IR: Writers have to decide for themselves. I found that my writing became more combative after I moved to inner-city Oakland, California. Inner cities are marooned because they don’t get the services that more affluent areas receive. So, I’ve gotten material from the district where I live. My experience was the basis of a recent article printed in Alta magazine.
KNB: You’ve previously indicated that you have been greatly influenced by poets of the Harlem Renaissance era. Tell us more about how they have influenced your work. Which Harlem Renaissance poets do you most admire and why?
IR: I met three members of the Harlem Renaissance while they were still alive—George Schuyler, Langston Hughes, and Bruce Nugent. I admired Schuyler for his novel Black No More—Afro-Futurism before there was a critical term. I wrote the introduction for the Modern Library reprint. Langston Hughes was responsible for the publication of my first novel, The Free-Lance Pallbearers. I was influenced by his use of Black language and popular forms like the blues. I admire Arna Bontemps’s Black Thunder and Zora Neale Hurston’s Tell My Horse: Voodoo and Life in Haiti and Jamaica, for which I wrote the Harper[Collin]s introduction, though the publisher hides the fact. I admire Countee Cullen’s poetry. Jean Toomer eludes me.
A Black Counternarrative
KNB: You have had an extraordinary career as a writer, poet, and editor (to name just a few titles). What would you say is your greatest accomplishment?
IR: Well, I think that my greatest accomplishment was going global, so I don’t get hemmed in by the white media’s choosing of one Black artist at a time. Powerful white media have been imposing tokens on the Black writing scene for over a hundred years. Right now it’s bourgeois feminism, or powerful neocon interests like The Atlantic and The New Republic. When I was living in New York, I was a token-in-waiting, but when they chose to anoint me, I said that there were Black writers who were as good as me. I left New York for the West. I wish all tokens would make that announcement. bell hooks said that white feminists told her that in order to succeed, she had to write for them. As a result of tokenism, generations of Black writers who write as well or better have been obscured. It’s all political.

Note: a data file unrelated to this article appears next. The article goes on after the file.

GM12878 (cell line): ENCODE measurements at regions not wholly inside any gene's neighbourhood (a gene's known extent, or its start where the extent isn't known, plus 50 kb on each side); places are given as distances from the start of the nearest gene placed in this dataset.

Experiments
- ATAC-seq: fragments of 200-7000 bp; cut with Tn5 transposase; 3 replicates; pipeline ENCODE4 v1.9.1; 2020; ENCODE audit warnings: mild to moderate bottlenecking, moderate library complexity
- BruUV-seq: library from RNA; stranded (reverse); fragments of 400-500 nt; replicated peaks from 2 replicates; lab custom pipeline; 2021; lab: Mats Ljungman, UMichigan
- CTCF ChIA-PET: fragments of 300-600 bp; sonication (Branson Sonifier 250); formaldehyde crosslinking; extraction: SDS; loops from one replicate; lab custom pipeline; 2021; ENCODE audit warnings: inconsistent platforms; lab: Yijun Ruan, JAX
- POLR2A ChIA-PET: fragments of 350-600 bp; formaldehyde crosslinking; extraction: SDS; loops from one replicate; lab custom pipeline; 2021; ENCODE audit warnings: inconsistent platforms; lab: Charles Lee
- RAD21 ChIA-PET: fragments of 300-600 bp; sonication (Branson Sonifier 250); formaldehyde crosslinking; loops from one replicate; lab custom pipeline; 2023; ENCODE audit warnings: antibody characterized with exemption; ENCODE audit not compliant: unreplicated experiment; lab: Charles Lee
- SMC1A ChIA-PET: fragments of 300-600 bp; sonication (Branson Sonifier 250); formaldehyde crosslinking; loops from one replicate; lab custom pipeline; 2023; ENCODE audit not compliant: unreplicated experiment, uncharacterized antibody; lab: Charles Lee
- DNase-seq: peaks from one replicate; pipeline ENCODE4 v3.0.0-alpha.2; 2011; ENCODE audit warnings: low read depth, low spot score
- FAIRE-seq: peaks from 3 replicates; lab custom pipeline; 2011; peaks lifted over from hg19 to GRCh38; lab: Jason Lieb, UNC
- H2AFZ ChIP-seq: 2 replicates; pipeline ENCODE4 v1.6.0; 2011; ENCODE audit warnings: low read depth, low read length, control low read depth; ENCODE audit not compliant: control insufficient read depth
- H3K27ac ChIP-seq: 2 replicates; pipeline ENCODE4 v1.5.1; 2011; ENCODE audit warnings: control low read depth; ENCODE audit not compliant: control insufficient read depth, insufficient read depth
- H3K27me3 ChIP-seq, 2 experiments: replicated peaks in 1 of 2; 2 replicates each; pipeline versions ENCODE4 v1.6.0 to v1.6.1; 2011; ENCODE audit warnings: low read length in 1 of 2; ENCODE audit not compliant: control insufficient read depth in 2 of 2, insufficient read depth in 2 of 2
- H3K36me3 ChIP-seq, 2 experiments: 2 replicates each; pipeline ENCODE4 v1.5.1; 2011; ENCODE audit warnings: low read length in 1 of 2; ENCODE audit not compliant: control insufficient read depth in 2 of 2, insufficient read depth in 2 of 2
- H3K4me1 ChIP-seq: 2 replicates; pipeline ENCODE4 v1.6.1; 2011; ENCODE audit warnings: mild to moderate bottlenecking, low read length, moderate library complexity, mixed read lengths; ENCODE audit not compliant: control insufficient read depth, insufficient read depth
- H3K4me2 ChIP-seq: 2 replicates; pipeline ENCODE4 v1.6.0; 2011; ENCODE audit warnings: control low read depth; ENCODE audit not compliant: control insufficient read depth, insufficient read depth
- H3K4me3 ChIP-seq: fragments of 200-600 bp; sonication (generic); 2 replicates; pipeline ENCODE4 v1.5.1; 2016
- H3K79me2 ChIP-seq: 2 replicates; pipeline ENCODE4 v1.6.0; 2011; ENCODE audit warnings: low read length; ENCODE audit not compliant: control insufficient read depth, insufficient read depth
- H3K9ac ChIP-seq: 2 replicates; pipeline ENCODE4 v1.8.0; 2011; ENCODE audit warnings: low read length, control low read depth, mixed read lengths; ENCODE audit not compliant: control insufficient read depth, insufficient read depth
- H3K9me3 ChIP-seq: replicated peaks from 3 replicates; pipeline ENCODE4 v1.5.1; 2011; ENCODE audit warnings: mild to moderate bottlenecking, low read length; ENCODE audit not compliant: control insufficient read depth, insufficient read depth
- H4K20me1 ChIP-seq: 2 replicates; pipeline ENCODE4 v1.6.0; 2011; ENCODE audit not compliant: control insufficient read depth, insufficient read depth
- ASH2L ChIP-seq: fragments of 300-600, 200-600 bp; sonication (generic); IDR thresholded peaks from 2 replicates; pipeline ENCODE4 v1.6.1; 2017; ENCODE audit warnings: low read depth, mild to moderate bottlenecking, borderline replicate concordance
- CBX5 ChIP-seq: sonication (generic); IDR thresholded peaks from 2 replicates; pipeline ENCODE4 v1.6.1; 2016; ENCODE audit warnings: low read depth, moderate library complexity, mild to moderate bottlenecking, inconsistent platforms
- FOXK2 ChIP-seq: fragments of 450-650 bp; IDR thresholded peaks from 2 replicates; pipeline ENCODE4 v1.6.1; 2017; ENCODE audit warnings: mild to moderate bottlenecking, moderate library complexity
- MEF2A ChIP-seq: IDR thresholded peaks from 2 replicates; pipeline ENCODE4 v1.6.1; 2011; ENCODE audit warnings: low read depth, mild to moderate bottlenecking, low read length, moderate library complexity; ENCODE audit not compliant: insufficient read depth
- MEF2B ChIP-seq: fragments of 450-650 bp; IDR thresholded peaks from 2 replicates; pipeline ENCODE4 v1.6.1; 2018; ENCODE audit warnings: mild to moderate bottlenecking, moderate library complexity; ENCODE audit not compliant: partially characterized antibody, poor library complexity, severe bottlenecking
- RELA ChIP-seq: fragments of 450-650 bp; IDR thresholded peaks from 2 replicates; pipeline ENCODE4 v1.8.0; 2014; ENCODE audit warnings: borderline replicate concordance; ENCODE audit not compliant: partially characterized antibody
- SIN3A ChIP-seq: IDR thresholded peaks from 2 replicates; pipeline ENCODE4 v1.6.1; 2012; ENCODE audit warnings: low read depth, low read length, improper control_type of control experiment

The board of directors of our Before Columbus Foundation has more literary heft than the Pulitzers and the National Book Awards. We have a winner of the Booker Prize, former and current US Poet Laureates, a MacArthur Fellow, and the recipient of a Presidential Medal for literature, which is why top writers like Don DeLillo, John A. Williams, Gloria Naylor, Nelson George, and Edwidge Danticat have attended our American Book Awards at their own expense. Yet we don’t get the kind of press coverage accorded the corporate awards.
My constant Black base is supplemented with audiences in China, Africa, and Europe. This began after my studying of Japanese. My novel Japanese by Spring was a hit in Japan. It’s a national project in China, which means that the study of the novel is paid for by the government.
And so when I appeared on a literary panel in San Francisco, visiting Chinese students dominated the audience. This novel earned me trips to Japan and China. I read a song that I wrote in Japanese before an audience at the Blue Note in Tokyo in connection with the Conjure band appearing there. Conjure is a musical group that performs my poetry and songs. We have three CDs that are available on Amazon—Conjure one, two, and three. “Mother Hubbard”—a play that was performed at Berkeley’s Black Repertory Theater, The Lorraine Hansberry in San Francisco, and The Nuyorican Poets Cafe—was performed by a Chinese cast in Hunan. PBS was supposed to do it, but they backed out. Chinese universities have invited me twice.